installed Japan’s first 500,000-volt electron microscope at the School of Science in 1965. In 1972, the School of Engineering introduced a 1 million-volt electron microscope followed by a 1.25 million-volt ultra-high voltage electron microscope in 1982. The technologies gained during the development of the first electron microscope triggered subsequent research and development of ultra-high voltage electron microscopes, which culminated in the adoption of Japanese electron microscopes of the same type around the globe. Research of ultra-high voltage electron microscopes continues to flourish today.
Research on ultra-high voltage electron microscopes conducted at Nagoya University is characterized by its wide-ranging applied research fields and the joint development of new equipment in collaboration between researchers who advance applied research and those who develop ultra-high voltage equipment. The ultra-high voltage equipment installed in 1982 was equipped with a scanning functionality, high permeability, and excellent detection efficiency. It offers high performance in observations and analyses, including amorphous specimen observations without specimen damage and analyses of minute and local areas. As such, this microscope attracts much international attention as it offers functionalities that complement the capabilities of conventional equipment. Nagoya University has shared such equipment within the University and has realized many outstanding research outcomes. The University also serves as a key microscope center in the Tokai area. With the addition of a reaction science high-voltage scanning transmission electron microscope, Nagoya University’s role will be enhanced as a next-generation nanomaterial analysis center.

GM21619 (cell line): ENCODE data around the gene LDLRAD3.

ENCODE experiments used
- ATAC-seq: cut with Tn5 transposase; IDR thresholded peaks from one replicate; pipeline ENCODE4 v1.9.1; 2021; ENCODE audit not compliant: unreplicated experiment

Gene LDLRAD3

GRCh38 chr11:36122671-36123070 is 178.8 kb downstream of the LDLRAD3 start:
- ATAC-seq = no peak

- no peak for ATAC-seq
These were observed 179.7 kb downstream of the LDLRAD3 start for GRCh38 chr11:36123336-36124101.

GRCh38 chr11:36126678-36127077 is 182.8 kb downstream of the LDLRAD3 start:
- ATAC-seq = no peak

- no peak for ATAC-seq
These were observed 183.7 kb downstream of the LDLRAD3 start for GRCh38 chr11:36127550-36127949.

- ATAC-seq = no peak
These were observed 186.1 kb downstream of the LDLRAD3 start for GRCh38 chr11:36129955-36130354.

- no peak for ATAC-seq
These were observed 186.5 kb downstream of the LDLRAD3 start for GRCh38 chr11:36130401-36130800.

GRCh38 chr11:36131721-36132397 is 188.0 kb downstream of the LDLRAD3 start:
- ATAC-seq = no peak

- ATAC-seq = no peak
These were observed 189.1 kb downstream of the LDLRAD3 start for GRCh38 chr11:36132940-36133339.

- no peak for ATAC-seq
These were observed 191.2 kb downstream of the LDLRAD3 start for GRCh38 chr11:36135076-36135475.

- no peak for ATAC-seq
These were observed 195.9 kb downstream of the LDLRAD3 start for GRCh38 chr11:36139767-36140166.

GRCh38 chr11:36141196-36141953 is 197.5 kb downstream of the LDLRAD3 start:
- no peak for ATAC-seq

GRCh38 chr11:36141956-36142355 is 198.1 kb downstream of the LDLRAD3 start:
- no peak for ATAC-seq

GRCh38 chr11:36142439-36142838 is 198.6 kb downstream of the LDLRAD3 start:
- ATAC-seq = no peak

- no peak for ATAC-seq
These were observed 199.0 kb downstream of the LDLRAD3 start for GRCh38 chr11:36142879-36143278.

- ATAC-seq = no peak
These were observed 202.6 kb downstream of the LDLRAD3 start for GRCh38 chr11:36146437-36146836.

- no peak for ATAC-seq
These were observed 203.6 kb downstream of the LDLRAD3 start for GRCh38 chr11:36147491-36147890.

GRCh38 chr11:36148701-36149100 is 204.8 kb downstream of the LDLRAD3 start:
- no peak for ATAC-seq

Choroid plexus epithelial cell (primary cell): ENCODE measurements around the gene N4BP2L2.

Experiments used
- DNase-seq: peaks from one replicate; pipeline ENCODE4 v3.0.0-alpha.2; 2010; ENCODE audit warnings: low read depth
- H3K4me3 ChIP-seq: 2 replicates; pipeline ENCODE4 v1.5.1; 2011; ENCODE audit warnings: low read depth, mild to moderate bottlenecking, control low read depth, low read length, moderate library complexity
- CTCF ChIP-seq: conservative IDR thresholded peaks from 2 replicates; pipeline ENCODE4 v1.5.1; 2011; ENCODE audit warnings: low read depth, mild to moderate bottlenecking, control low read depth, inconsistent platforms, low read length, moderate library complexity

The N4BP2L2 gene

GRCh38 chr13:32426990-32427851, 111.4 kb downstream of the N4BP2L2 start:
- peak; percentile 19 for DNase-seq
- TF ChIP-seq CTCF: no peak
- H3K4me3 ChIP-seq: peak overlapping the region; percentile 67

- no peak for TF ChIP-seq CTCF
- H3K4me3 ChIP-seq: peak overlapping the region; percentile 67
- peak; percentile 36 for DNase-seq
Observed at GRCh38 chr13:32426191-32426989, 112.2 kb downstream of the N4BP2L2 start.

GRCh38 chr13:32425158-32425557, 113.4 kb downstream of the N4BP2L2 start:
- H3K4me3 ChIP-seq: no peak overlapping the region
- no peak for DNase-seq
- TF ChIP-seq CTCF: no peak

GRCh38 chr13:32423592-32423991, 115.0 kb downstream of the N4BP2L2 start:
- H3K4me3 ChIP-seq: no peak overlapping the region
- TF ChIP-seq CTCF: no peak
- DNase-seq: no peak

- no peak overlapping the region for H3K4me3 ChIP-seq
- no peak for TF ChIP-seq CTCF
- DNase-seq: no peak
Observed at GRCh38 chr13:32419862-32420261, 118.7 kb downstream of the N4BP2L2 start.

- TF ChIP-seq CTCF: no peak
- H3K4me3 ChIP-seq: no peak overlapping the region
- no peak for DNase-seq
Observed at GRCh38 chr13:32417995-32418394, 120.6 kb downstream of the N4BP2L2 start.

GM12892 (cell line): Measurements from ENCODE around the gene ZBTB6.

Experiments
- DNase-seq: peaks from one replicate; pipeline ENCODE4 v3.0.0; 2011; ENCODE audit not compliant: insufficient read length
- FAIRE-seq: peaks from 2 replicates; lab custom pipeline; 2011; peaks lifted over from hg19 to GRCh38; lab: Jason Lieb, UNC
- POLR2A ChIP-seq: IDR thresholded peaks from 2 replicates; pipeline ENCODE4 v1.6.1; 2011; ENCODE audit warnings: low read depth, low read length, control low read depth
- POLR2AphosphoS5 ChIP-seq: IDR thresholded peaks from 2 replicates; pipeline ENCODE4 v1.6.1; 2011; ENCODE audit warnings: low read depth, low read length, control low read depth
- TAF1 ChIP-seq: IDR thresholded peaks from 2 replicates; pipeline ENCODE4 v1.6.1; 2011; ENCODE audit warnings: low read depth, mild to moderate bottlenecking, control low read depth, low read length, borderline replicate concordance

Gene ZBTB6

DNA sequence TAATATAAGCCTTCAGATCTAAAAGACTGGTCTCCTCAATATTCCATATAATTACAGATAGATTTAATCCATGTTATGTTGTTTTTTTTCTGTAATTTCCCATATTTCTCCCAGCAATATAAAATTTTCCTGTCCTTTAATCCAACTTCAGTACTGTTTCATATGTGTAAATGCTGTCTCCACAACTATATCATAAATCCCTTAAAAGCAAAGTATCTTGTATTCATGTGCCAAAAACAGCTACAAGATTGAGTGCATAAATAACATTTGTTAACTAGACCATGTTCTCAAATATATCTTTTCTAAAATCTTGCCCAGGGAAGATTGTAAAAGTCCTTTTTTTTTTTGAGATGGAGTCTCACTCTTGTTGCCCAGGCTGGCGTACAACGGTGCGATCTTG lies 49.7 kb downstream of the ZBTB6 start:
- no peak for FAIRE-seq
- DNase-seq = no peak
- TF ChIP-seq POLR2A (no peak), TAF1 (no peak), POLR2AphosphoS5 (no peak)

The High Voltage Electron Microscope Laboratory (HVEM) is operated as a joint use facility that belongs to the Institute of Materials and Systems for Sustainability (IMaSS) of Nagoya University.